son to believe that dispatches of a very serious nature are expected daily by Yvard—Yvard is the Spanish spy—"
"Yvard, Yvard," I mentally repeated, where had I heard that name?
"These papers are to give our exact strength at Biloxi, the plans of our fortifications, and a chart of all the navigable waters of Louisiana. We can not afford to let the Spaniards have this information, even if thereby we should capture their agent."
I maintained a strict silence.
"You understand le Dauphin is the last vessel over, and no other is expected for months, so we think all this information came over with you."
When he began I instinctively thought of Levert, who set out alone for Paris just behind me. As he proceeded, the name "Yvard" again fixed my attention. The very name I had heard mentioned by one of the men the morning I left Biloxi. Serigny was right in his surmise, but I let him go on without interruption.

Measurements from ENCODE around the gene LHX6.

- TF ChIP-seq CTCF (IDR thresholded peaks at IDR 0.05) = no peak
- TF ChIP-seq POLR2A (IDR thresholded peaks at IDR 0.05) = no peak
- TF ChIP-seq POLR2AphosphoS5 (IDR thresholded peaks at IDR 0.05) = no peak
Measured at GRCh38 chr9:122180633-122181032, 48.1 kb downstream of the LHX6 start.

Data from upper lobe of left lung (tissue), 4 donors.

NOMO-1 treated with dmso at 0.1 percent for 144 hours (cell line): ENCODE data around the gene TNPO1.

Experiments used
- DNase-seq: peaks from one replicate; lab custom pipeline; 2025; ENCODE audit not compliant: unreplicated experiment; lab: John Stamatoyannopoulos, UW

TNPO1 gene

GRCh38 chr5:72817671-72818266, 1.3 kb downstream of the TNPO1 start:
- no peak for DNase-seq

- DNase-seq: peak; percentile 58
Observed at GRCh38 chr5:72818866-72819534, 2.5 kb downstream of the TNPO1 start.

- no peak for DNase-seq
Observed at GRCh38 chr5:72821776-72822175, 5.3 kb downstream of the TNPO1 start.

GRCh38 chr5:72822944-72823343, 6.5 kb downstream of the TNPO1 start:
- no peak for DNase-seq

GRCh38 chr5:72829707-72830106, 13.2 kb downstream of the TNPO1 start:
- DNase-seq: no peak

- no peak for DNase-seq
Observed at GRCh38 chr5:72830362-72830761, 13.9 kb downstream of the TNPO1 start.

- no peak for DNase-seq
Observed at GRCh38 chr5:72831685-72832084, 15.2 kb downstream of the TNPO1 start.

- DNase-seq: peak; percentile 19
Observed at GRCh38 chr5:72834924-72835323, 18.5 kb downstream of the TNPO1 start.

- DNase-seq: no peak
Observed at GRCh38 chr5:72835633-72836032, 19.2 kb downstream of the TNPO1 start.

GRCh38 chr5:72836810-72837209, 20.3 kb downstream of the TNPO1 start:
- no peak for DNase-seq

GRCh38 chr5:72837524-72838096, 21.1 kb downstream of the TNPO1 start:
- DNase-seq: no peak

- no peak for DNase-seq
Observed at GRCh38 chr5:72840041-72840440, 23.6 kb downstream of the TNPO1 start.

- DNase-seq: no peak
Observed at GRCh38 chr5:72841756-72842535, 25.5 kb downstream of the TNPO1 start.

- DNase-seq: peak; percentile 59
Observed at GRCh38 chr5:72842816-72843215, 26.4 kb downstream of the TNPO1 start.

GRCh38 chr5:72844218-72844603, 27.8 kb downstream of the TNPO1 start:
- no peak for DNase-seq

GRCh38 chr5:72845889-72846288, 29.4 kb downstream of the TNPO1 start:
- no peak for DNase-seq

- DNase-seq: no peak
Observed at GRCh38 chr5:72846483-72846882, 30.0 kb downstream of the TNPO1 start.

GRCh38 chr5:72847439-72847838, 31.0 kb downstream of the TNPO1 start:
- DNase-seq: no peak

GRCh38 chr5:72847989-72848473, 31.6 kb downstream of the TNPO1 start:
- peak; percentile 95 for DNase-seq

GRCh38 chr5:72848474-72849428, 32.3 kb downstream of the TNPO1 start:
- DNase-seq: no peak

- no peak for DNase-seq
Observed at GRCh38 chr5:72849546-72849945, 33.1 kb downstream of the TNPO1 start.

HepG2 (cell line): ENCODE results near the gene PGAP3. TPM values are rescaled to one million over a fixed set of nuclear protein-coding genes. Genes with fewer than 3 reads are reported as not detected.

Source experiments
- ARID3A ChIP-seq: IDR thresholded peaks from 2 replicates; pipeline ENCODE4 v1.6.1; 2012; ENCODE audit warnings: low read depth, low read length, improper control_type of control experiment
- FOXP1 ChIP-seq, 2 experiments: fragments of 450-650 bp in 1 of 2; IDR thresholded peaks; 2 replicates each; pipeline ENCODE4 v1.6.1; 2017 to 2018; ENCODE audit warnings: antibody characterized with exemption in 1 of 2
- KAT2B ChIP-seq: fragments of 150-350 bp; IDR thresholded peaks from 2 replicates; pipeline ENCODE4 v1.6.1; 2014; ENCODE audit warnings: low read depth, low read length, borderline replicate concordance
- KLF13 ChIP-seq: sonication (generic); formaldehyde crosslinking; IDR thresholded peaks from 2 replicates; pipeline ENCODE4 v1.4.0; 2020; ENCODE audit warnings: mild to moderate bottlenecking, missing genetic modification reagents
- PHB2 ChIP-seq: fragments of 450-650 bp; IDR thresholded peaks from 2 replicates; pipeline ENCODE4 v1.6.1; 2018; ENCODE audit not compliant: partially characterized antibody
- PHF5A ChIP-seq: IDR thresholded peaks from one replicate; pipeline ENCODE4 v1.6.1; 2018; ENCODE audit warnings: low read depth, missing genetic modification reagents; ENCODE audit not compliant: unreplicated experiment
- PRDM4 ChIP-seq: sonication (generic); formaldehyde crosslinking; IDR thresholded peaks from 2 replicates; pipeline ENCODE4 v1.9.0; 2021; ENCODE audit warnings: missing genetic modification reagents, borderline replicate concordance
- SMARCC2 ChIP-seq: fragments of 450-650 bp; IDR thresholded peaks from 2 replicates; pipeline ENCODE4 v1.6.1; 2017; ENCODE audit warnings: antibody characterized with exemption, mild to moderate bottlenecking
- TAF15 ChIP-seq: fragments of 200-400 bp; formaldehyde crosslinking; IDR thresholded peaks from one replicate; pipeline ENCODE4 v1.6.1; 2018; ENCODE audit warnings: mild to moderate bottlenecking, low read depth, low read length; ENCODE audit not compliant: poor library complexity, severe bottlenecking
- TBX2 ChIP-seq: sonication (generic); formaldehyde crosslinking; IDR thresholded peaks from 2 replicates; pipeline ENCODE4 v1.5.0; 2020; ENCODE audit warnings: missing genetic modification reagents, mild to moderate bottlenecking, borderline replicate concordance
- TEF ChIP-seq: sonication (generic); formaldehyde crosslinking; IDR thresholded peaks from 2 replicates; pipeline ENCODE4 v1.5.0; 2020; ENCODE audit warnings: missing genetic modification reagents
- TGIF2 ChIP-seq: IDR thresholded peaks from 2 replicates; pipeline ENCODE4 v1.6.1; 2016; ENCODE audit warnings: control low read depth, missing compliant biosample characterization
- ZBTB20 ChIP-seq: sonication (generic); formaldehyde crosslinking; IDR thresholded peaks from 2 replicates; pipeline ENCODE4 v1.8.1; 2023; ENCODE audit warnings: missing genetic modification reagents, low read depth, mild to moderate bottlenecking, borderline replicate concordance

"If I am correct, these plans will be perfected in Paris before le Dauphin sails again. The spy, whoever he may be, will perhaps want to return in her. Now you can see what I want. You can understand what a help you may possibly be in this matter. You doubtless know every person who came over in le Dauphin, yet you must avoid notice yourself, for they would suspect you instantly."
I still said nothing to him of the conversation I had overheard, or of my own suspicions, childishly thinking